Scene 67 – Destitutio

DESTITUTIO

LING

I could hear the screams, far to the north. MC had called me three times, but I had ignored her every one.

This was a mistake.

But I had no choice. Turgay needed me.

“Thanks for patching me up,” the crow said. “I still don’t know how I got hurt.”

“Shut up, Pig,” Turgay responded tiredly. “Ling, we can only lay low for so long. Sooner or later, people will come looking for you.”

That was an understatement if there ever was one. Turgay had enlisted my help Sunday night, and it was now Tuesday morning. I had managed to delay inquiries simply going to class yesterday, but they had almost been caught twice in the process. There was no way I had the time for a screamer fight. But that meant the second it was over, everyone would be looking for me.

“We have maybe six hours,” I said decisively. Probably a little more, actually, but it’s best to be safe. “We need too have you back with Soaring Eagle before then.”

He licked his beak. “We’re no closer to finding her than we were Sunday. She was nomadic even before she got on the ‘sarians most wanted list.”

I suppressed my frustration as best I could. “You have to have some idea where she would be.”

He shook his head. “The only one I ever dealt with was Delia, one of her lieutenants. But she’s dead or in custody now, so she’s no help.”

I closed my eyes. “There has to be someone.”

The crow spoke up. “There’s Delia’s boy, that…Sharptalon guy.”

“Kevin,” Turgay said in the same tired tone as before. “Useless. He’s one of her warhawks.”

Pigeon frowned. “What does that have to do with—”

“All her warhawks were with her.”

“But—”

“Shut up, Pig.”

The crow finally shut his beak.

I rubbed my forehead. This is what happens when you get involved in dinky little revolutions where no one has thought anything through. Everything starts going to hell in a hand basket the second a single thing goes wrong.

None of my friends would be of any use. Even if they didn’t turn us in—which was a pretty big if all on its own—Necessarius would find us very quickly. Aves stood out, and lugging the toy box around would only make it worse.

Couldn’t go to Matron, or anyone else at the orphanage. Even ignoring the fact that she was an avid supporter of Butler, she didn’t have any power. At least Derek and Laura would be able to negotiate; the Big Boss had nothing he wanted from a bunch of orphans.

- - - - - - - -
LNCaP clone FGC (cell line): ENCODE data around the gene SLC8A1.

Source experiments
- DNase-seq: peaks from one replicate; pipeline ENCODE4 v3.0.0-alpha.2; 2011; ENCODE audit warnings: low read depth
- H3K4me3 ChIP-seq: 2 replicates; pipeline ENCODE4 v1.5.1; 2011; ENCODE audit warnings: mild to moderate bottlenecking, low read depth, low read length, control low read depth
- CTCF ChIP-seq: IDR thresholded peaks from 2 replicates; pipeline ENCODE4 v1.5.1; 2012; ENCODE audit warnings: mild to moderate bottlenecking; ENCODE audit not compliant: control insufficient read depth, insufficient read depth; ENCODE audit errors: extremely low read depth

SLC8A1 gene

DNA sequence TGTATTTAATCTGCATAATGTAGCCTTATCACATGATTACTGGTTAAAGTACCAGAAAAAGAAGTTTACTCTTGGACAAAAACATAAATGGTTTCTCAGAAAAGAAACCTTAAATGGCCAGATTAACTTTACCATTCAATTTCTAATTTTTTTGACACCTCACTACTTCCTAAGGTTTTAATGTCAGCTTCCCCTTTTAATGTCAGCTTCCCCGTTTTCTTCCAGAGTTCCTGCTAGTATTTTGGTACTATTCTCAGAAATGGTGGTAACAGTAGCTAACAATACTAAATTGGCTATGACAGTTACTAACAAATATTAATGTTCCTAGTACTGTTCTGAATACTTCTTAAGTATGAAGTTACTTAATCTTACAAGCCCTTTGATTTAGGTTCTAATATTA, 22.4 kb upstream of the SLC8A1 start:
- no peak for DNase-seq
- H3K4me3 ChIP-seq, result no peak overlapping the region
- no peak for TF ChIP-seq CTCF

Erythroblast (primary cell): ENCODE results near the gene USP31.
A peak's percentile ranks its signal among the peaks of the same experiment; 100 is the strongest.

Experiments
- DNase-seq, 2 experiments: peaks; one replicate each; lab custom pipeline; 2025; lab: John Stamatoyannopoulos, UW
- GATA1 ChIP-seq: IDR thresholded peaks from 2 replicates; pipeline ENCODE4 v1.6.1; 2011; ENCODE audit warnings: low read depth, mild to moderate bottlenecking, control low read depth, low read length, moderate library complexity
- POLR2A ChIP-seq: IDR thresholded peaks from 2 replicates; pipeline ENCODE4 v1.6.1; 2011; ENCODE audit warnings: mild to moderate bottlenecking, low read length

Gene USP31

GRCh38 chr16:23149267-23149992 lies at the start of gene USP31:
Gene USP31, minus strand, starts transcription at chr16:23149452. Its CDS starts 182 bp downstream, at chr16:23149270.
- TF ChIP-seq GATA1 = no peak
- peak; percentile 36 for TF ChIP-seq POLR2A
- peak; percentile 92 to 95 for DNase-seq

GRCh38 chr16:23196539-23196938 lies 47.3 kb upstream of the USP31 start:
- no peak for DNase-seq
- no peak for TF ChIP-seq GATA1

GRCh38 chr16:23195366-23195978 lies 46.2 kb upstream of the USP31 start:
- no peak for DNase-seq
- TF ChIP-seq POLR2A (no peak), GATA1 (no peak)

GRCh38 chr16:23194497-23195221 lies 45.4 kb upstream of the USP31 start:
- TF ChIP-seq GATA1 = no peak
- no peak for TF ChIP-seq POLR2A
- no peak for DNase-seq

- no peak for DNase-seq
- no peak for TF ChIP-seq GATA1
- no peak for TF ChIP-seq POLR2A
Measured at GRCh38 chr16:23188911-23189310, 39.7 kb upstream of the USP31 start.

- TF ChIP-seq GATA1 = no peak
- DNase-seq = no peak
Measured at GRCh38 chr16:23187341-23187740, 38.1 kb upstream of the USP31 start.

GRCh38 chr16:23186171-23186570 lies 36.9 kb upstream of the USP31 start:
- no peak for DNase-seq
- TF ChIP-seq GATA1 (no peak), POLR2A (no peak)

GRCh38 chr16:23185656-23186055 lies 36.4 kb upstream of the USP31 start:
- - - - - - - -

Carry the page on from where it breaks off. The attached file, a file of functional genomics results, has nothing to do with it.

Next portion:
I started paging through my address book. In all honesty, I should have probably throw my phone away, but the screamers should distract everyone from bothering to check my location with it. I may as well use it.

Not that it mattered. There were over a hundred names, and none of them would be of any help. Helena, Mitchel, Abigail, Harry, Thuron, Lily, Negi, Hayate, Adam, Akane, Derek, Laura, Lizzy—

Lizzy. She might work. Laura said she had contacts, right? She was a voice actress or something. She made a decent living, which meant she had a support network. Maybe a small one, but hopefully one that had no connection to Necessarius.

But would it work? She was actually stupider than me, and generally solved her problems by calling Laura. Was it worth the risk?

Yes.

There was nothing else to do. I pressed the call button and put the phone to my ear. It rang three times, an eternity between each, before she picked up.

“Liga bak…hello? Who is this?”

“Lizzy? It’s Ling.”

“Ling?” There was a brief pause. “Oh! Ling! Tīng dào nǐ zhème hǎo! Nǐ shénme bù kāixīn?”

Right. That was the other reason I had been leery about this. “I don’t speak Chinese, Lizzy.”

“Mmm…forgot. Yes, right, no Chinese. You’re an otaku. Nani ga mondaina nodeshou ka? ”

“I don’t speak Japanese either,” I sighed. “Look…nevermind, it’s not important.”

She stopped me before I could hang up. “No, you woke me up, you have to explain why. Not like I can get back to sleep, with those screamers.”

Right. She also had a power. Didn’t know what it was, but she had one. “I’m in a bit of a bind. I need to find someone and deliver something to them.”

“O-kay…why not just call MC?”